Warren Buffett just won a $1 million bet—and highlighted one of the best ways to grow wealth

In 2007, legendary investor Warren Buffett made a $1 million bet against Protégé Partners that hedge funds wouldn't outperform an S&P index fund, and he won.

Buffett's choice fund, the Vanguard 500 Index Fund Admiral Shares, returned 7.1 percent compounded annually, while the basket of hedge funds his competitor chose returned an average of only 2.2 percent, the Wall Street Journal reports.

Buffett and Protégé Partners originally put about $320,000 each into bonds that would appreciate to $1 million over the course of their wager, but because the bonds appreciated much faster than expected, they decided to buy 11,200 Berkshire B shares, which are now worth $2.22 million, according to the Journal.

And, as decided in the original bet, the money will go to charity. Buffett's pick: Girls Inc., a organization that supports young girls in Omaha through after-school and summer programs.

Although there are no guarantees in the stock market, Buffett's conviction that index funds are a smart investment is solid advice that almost anyone can follow.

Index funds are a form of passive investing. They hold every stock in an index such as the S&P 500, including big-name companies such as Apple, Microsoft and Google, and offer low turnover rates, so fees and taxes tend to be low as well.

Buffett specifically recommends them as a way to boost retirement savings. "Consistently buy an S&P 500 low-cost index fund," he told CNBC's On The Money. "I think it's the thing that makes the most sense practically all of the time."

Warren Buffett, Chairman and CEO of Berkshire Hathaway.
Adam Jeffery | CNBC

That makes sense for two reasons: Index funds are inexpensive and aren't tied to the success of one single entity.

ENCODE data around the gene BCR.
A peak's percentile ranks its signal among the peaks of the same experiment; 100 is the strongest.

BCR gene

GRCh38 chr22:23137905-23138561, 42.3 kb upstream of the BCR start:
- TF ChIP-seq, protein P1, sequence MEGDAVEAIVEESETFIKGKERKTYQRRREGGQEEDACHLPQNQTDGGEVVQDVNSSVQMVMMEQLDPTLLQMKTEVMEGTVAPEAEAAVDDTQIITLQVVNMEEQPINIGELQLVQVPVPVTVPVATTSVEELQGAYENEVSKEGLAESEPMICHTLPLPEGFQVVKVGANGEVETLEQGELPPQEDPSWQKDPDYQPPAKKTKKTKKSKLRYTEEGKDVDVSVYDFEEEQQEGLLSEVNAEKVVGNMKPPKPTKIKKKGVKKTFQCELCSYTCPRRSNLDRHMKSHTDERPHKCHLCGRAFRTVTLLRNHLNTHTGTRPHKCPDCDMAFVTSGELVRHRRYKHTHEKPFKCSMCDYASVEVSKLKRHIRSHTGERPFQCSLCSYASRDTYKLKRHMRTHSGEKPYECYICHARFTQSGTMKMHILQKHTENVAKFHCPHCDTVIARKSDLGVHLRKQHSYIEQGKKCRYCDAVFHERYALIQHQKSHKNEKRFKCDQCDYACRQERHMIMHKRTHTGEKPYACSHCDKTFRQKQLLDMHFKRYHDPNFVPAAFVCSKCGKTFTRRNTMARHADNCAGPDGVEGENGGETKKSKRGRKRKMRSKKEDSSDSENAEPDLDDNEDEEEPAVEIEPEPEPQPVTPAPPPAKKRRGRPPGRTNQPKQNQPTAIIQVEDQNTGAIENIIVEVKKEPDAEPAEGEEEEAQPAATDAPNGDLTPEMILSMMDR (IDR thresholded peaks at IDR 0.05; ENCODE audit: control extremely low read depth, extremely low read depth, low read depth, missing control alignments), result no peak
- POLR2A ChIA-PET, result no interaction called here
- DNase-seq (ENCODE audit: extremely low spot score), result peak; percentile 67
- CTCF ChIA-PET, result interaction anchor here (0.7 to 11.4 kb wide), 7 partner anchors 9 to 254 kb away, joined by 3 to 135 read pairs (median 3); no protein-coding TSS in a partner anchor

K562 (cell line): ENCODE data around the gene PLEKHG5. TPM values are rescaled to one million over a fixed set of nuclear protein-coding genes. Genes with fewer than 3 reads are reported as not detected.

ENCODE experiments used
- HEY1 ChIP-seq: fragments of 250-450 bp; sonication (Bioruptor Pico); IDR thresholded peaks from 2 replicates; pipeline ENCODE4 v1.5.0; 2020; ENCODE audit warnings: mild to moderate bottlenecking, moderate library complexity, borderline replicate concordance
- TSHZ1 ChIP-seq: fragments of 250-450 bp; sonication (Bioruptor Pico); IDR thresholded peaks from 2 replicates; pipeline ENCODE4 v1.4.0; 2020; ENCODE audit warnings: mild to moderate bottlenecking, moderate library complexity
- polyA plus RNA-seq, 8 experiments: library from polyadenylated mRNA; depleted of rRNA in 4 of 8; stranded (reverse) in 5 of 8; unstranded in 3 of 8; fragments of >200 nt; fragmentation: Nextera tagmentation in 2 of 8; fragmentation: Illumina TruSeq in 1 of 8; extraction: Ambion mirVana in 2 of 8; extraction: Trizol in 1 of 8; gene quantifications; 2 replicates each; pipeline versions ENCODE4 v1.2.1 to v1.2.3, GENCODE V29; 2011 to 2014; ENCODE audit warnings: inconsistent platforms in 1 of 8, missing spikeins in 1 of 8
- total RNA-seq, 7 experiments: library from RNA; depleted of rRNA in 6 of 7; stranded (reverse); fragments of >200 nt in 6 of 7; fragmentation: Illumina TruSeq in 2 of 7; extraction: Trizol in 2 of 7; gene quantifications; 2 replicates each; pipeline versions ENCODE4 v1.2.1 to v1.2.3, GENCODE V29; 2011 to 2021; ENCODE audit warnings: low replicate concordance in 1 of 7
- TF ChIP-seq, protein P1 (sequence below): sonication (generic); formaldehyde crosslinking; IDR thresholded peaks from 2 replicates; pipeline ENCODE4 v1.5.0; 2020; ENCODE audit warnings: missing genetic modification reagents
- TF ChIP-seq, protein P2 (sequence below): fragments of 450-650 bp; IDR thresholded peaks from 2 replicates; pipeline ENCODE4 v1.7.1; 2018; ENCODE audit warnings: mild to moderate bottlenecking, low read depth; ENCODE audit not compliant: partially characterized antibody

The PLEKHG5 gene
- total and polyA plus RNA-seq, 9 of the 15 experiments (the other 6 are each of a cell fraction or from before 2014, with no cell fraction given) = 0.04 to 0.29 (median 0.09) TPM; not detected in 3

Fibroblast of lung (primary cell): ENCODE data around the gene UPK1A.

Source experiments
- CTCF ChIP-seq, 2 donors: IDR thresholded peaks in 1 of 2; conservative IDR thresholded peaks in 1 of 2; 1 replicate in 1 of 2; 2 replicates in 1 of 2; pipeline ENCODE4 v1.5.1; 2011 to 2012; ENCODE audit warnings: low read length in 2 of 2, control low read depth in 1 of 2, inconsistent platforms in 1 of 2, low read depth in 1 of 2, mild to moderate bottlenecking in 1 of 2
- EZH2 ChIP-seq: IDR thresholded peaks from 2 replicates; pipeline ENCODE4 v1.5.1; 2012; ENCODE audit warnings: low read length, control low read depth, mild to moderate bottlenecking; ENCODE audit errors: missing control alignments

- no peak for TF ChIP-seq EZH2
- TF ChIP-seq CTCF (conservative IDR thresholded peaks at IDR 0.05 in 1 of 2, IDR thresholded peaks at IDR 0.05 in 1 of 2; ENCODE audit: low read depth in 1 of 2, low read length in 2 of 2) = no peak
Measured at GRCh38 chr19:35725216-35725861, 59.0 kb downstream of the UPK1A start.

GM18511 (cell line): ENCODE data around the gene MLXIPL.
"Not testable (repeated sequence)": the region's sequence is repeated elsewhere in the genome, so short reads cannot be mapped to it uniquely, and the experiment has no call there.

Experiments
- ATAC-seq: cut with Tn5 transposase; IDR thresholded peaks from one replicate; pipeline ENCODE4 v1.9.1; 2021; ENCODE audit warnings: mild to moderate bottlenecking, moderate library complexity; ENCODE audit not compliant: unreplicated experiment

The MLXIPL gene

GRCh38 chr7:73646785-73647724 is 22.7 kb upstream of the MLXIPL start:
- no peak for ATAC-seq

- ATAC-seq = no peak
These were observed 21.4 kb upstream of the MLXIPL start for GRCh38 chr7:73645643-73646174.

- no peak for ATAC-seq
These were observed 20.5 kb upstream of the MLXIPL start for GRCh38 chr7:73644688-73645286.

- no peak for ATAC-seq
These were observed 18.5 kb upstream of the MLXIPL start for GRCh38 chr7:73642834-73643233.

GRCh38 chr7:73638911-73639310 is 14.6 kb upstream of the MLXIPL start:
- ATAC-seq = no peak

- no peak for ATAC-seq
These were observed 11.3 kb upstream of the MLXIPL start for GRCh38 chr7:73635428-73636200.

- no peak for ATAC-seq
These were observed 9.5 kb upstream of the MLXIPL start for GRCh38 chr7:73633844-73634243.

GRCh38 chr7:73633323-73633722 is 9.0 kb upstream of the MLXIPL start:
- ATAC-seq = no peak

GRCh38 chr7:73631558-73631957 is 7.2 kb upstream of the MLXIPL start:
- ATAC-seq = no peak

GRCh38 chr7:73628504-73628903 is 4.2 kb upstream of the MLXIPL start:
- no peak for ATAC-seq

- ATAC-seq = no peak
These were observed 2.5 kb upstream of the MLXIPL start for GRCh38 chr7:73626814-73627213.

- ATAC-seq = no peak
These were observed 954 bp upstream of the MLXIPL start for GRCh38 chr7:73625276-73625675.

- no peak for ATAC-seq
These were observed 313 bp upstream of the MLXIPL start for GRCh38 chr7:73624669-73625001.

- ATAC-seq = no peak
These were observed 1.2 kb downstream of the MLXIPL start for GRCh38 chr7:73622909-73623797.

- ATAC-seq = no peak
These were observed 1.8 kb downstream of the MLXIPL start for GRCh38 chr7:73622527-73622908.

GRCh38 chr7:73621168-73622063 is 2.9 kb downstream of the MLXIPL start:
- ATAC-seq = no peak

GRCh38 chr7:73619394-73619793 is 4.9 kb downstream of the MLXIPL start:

"The trick is not to pick the right company," Buffett says. "The trick is to essentially buy all the big companies through the S&P 500 and to do it consistently."

Individual stocks also cost more to manage, which means advisors take a larger chunk of your earnings.

"Costs really matter in investments," Buffett says. "If returns are going to be 7 or 8 percent and you're paying 1 percent for fees, that makes an enormous difference in how much money you're going to have in retirement."

Buffett's not the only business titan to champion index funds. Mark Cuban gave the thumbs up during an interview with Hayman Capital Management founder Kyle Bass, MarketWatch reports. If you don't know too much about markets, the best way to invest your money right now is to put it in a cheap S&P 500 SPX fund, the self-made billionaire said.

Tony Robbins agrees. "Index funds take a 'passive' approach that eliminates almost all trading activity," he writes in his book, "Unshakeable," in which he explains that funds eliminate the human error — and therefore the risk — that comes from trying to pick stocks individually.

"When you own an index fund, you're also protected against all the downright dumb, mildly misguided or merely unlucky decisions that active fund managers are liable to make," Robbins writes.

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